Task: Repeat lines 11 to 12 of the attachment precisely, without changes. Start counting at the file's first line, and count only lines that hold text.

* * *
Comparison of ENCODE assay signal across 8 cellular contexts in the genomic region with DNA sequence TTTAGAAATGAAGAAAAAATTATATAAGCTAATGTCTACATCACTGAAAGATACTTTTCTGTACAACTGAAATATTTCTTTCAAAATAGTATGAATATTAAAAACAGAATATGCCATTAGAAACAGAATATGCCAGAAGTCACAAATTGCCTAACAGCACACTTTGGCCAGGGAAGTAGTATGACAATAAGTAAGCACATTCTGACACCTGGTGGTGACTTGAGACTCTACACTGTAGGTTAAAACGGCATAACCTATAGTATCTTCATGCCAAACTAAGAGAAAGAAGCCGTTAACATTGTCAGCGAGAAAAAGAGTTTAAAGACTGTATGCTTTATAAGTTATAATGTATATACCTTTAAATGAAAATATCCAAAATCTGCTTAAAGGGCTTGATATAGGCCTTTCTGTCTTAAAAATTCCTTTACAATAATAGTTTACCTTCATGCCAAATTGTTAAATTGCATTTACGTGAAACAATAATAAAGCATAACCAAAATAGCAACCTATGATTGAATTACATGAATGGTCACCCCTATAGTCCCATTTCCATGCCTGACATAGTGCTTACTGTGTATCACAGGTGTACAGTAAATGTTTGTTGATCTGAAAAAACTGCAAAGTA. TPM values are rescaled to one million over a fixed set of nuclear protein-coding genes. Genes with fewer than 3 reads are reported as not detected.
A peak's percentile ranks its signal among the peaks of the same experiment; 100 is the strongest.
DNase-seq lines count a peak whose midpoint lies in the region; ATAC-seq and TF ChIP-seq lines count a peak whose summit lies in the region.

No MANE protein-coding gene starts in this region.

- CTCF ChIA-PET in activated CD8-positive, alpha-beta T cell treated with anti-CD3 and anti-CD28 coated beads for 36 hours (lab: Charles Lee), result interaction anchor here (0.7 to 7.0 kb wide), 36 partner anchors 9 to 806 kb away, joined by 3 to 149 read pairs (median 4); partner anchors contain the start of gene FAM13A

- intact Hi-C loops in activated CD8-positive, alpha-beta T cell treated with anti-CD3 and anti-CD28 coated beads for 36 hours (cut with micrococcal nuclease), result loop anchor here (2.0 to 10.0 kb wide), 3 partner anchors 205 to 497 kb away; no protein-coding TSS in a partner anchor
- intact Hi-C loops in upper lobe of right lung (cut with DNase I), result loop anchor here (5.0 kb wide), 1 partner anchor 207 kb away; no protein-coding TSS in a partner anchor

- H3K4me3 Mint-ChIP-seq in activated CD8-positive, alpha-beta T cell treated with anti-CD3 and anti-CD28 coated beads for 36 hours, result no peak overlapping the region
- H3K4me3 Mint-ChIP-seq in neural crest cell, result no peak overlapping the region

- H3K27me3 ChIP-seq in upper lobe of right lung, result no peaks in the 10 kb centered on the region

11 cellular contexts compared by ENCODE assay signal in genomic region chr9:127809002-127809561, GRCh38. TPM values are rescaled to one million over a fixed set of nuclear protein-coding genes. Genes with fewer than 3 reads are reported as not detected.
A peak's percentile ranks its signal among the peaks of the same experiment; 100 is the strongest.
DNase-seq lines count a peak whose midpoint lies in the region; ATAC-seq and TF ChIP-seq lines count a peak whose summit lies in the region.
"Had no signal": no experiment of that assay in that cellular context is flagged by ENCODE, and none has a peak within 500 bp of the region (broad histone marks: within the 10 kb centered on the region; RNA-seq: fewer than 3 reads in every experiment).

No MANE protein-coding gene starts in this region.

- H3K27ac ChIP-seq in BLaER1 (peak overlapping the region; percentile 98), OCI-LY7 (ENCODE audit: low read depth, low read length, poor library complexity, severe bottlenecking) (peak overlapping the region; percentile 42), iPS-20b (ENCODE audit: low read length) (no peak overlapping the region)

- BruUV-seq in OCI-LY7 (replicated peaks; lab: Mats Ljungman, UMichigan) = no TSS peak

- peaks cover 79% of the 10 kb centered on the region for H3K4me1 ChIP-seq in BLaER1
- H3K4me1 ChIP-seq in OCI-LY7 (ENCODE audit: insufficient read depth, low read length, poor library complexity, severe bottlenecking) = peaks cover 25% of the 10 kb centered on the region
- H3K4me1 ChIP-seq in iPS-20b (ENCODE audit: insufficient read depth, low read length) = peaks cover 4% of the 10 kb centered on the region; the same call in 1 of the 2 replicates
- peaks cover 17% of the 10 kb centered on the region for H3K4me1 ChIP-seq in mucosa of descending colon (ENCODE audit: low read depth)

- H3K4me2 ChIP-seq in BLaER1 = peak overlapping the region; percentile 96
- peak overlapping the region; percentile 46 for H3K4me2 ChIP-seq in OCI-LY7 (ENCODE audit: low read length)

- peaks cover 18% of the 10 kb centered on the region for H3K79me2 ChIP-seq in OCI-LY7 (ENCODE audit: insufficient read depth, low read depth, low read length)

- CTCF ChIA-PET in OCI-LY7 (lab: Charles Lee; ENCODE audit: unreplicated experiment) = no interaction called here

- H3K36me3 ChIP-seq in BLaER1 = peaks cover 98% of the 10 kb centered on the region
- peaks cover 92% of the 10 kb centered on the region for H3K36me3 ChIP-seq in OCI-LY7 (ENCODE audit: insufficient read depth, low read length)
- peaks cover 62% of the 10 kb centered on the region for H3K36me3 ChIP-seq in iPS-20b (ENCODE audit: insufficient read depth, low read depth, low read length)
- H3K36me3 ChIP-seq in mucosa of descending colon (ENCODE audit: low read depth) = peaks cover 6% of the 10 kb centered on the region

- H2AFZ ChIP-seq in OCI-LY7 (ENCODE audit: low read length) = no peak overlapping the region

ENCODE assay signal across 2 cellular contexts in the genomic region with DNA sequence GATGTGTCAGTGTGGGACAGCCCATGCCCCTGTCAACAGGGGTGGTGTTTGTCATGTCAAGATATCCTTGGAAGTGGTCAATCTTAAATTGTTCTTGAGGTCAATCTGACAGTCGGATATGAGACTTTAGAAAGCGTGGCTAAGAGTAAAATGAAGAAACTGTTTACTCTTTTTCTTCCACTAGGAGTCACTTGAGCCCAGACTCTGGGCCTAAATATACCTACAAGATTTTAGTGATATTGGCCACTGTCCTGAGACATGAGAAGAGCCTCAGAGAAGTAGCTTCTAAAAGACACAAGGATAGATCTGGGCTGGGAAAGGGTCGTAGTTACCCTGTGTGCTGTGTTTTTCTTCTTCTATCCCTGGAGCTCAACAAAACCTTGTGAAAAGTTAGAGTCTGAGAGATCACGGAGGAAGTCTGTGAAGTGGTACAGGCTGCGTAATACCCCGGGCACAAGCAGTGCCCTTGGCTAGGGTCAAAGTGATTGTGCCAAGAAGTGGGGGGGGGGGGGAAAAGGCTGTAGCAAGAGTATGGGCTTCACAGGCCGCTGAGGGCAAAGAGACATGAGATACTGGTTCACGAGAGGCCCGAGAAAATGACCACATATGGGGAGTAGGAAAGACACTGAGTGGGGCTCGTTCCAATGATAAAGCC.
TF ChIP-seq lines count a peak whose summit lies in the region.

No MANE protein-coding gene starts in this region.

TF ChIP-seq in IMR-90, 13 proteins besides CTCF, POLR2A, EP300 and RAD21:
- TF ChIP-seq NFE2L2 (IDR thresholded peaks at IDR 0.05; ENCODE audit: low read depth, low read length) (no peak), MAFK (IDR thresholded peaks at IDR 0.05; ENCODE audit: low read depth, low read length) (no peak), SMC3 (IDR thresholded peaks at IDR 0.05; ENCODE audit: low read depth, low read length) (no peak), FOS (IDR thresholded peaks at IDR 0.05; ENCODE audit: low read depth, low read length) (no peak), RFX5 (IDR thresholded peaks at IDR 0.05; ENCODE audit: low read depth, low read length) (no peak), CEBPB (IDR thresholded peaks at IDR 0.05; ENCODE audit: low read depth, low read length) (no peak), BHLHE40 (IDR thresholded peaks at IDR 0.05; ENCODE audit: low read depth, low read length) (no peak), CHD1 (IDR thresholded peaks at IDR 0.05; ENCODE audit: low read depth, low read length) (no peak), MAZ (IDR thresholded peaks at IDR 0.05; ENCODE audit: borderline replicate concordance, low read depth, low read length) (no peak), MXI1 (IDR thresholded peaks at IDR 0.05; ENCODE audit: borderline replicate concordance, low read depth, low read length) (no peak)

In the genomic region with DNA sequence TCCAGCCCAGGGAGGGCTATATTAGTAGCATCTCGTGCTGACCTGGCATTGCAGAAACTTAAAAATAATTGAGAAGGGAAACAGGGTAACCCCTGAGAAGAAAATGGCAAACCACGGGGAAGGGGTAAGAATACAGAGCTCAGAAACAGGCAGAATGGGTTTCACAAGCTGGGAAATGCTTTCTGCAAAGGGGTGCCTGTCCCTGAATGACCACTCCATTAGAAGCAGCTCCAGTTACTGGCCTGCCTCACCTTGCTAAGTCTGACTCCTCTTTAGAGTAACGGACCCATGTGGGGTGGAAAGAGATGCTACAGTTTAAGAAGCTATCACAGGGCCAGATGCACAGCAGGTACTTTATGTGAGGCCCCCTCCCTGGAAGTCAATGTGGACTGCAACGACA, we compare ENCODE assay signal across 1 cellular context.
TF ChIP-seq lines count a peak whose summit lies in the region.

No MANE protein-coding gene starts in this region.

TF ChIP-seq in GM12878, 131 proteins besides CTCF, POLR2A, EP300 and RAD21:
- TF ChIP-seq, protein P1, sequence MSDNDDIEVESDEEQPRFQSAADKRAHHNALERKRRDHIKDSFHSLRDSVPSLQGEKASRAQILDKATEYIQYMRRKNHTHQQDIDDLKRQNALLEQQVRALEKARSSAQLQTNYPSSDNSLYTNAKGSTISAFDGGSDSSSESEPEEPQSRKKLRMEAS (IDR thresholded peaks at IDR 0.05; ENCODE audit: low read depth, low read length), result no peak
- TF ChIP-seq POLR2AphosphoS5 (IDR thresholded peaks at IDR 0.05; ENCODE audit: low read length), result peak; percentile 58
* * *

11 cellular contexts compared by ENCODE assay signal in genomic region chr9:127809002-127809561, GRCh38. TPM values are rescaled to one million over a fixed set of nuclear protein-coding genes. Genes with fewer than 3 reads are reported as not detected.
A peak's percentile ranks its signal among the peaks of the same experiment; 100 is the strongest.